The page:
Sports is often referred to as the great distraction, but like every other industry, it has a unique role in politics, particularly within diplomacy; from soft power projection and economic growth to building bridges, sports can do much more than play with the emotions and passions of its fans. And what we recently witnessed with the Pakistan cricket team’s tour of England, is nothing short of a masterstroke in sports diplomacy.

Wasim Khan’s appointment as CEO of the PCB hasn’t come without its criticisms. Fans, former players (a lot of them) and other sports professionals have called him out for, an alleged “lack of understanding” regarding sports in Pakistan, questionable appointments of staff and administrators, claims of nepotism and the most popular one—being an “outsider”.

And although everyone may criticise and question certain decisions, the backlash towards Khan and his time at the helm has been excessive, and often unwarranted.

However, in less vocal circles, away from cricketing YouTube channels and the local media, the thinking is slightly different. On social media, and through word of mouth there are voices stating that we sometimes need an ‘outsider’, or a neutral individual, to come in and fix things, and you may not agree with me, but over the course of Wasim Khan’s involvement with the PCB there has been a dedicated approach on implementing systems and procedures that may enable long-term growth and development.

Speaking solely from the perspective of diplomatic victories, the PCB’s CEO has done something Pakistani sport has failed to do in quite some time, get noticed.

Rallying up a large contingent of athletes, administrators and staff, flying them to a country over 6000 kilometres away, and that too, over a month prior to a long summer series, during one of the most unprecedented times in recent history, is not an easy accomplishment.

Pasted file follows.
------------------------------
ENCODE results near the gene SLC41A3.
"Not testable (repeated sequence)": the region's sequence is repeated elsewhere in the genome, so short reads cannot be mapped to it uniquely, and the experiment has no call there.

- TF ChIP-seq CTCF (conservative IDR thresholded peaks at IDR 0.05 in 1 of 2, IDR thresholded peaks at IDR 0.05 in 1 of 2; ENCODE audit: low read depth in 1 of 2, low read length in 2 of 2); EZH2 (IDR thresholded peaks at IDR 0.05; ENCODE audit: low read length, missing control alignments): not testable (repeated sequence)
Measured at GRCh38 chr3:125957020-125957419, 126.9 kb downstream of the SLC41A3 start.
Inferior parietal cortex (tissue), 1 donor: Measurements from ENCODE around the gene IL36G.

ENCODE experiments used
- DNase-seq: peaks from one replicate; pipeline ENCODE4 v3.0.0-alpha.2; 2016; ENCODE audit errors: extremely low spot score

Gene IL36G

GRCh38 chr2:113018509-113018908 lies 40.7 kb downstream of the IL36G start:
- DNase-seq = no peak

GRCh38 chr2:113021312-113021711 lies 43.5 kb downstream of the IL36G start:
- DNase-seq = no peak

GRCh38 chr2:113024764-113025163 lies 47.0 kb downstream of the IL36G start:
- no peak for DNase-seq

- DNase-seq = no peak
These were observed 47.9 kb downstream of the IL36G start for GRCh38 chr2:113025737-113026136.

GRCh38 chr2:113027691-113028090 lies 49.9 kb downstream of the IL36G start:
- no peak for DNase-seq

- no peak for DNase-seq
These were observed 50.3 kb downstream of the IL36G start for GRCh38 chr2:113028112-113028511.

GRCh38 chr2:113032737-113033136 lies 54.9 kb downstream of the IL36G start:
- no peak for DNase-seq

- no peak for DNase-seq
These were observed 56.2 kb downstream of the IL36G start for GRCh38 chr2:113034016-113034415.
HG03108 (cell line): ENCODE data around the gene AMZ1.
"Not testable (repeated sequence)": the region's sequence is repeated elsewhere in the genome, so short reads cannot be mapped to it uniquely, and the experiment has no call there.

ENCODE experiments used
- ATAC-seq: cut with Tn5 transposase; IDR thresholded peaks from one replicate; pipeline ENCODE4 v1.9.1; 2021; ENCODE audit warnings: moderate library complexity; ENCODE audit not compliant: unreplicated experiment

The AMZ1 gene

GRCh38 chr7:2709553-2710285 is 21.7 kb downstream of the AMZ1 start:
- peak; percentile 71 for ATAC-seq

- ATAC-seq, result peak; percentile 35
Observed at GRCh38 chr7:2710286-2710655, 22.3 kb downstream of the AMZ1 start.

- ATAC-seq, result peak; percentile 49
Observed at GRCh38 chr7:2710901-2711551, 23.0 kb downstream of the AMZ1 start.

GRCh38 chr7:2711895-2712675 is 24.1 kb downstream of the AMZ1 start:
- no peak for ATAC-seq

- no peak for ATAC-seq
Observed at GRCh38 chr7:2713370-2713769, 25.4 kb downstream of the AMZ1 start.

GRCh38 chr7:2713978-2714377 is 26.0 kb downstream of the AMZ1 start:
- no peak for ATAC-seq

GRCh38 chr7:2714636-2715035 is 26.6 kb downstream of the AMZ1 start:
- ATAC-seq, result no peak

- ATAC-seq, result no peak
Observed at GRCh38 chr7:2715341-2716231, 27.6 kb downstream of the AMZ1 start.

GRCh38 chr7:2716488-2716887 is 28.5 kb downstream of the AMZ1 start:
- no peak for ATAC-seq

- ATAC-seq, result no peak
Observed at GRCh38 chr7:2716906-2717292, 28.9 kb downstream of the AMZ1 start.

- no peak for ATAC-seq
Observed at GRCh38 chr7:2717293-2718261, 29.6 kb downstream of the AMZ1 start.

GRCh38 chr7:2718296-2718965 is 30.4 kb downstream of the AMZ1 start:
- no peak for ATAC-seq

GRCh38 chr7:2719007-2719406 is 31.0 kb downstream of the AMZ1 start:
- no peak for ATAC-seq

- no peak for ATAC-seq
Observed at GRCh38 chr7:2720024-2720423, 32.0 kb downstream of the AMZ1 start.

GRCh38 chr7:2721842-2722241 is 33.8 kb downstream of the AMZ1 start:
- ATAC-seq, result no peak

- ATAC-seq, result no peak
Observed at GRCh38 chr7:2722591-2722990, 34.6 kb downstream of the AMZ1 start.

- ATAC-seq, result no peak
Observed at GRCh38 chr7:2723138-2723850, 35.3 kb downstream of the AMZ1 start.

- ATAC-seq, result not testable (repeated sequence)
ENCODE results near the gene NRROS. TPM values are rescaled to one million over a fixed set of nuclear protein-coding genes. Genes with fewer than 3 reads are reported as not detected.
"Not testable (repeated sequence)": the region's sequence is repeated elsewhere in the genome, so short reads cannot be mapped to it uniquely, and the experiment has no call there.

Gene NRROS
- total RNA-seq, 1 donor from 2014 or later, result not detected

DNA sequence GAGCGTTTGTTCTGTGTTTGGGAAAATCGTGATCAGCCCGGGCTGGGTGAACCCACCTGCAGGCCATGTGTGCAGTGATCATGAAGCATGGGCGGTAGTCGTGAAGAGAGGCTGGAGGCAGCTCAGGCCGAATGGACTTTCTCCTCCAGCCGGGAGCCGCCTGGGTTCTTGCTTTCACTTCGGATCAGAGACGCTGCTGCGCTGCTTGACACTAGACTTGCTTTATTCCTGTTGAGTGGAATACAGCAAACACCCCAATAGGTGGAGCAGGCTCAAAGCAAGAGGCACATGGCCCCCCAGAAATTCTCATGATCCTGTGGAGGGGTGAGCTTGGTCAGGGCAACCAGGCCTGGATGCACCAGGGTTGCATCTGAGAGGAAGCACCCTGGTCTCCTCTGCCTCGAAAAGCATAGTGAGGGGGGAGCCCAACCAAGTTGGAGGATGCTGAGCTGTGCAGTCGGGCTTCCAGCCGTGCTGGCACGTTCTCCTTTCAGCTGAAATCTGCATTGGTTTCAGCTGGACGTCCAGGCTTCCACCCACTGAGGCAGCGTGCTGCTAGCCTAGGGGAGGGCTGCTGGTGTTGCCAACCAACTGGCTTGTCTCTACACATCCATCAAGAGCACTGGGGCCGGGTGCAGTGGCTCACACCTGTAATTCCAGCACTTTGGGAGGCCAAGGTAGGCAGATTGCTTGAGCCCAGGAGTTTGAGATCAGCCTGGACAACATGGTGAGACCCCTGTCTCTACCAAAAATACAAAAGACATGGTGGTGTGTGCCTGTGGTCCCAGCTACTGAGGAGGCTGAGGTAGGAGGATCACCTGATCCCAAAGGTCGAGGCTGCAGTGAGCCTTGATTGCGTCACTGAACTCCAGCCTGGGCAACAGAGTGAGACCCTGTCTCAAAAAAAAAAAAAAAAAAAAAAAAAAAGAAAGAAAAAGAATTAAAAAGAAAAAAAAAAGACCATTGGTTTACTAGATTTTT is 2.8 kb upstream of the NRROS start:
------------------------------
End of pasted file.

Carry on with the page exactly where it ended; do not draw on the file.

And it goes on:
Mind you, this was all managed and implemented at a time when the coronavirus was spreading across the country like wildfire.

And with so many variables in the equation, and so much on the line, to have done it with no controversies, something Pakistan is not exactly renowned for, is an incredible feat in itself. The outcome, you ask? Well, English players, commentators, administrators and fans from around the world have all lauded the contingent for its dedication and commitment to bringing cricket to life in a COVID-19 world.

Despite a less than ideal outcome on the pitch (one victory in six games across the two formats played), Wasim Khan has utilised his network of connections across England (let’s not forget that this man was in the running for Director of cricket at the ECB) to make sure this trip was worth Pakistan’s while.

With the return of cricket to the country, the fact of the matter is that it has been an important step to have teams such as Bangladesh, West Indies and Sri Lanka visit the country, cricket is a sport that is heavily reliant on the financial benefits that can be reaped from playing against ‘the Big Three’ nations—India, Australia and England.

One of them, for obvious reasons, is out of the picture, and this leaves the latter two still knocking at one’s door. Australia, however, is far more risk-averse and strict with travel guidelines, often following suit after some other countries, and the Aussies are far more likely to watch how the England situation plays out before jumping towards any decisions.

With England, the only realistic option out of the Big Three in the short-term future, the conversation around a potential England tour of Pakistan in 2022 is a monumental step in the return of full-fledged sports to the country, particularly while including the ‘bang for buck’ element, which, of course, is of paramount importance for the PCB’s pockets.

It seems likely that this will come through, but we never know how tides might shift, especially if 2020 is anything to go by.

Whether this happens though, Pakistan has achieved victory in projecting soft power and preparing the floodgates for reopening tourism in the country, whether it is for sports, or via the exposure it has received through positive media representation such as Sky Sports’ recent ‘Out of Exile’ documentary.

And there is no doubt that Wasim Khan’s knowledge, experience and shrewd manoeuvring have played a key role in giving Pakistan a platform very early in the COVID-19 and Post-COVID-19 cricket world. We are, nonetheless, going to see harsh criticism of the PCB’s CEO, but the fruits of this tour will also, eventually, come to light, both on the diplomatic front and also on the pitch itself.

Zushan Hashmi

The writer is a Co-founder of Sportageous, a sports platform, based in Australia. He tweets @zushanhashmi.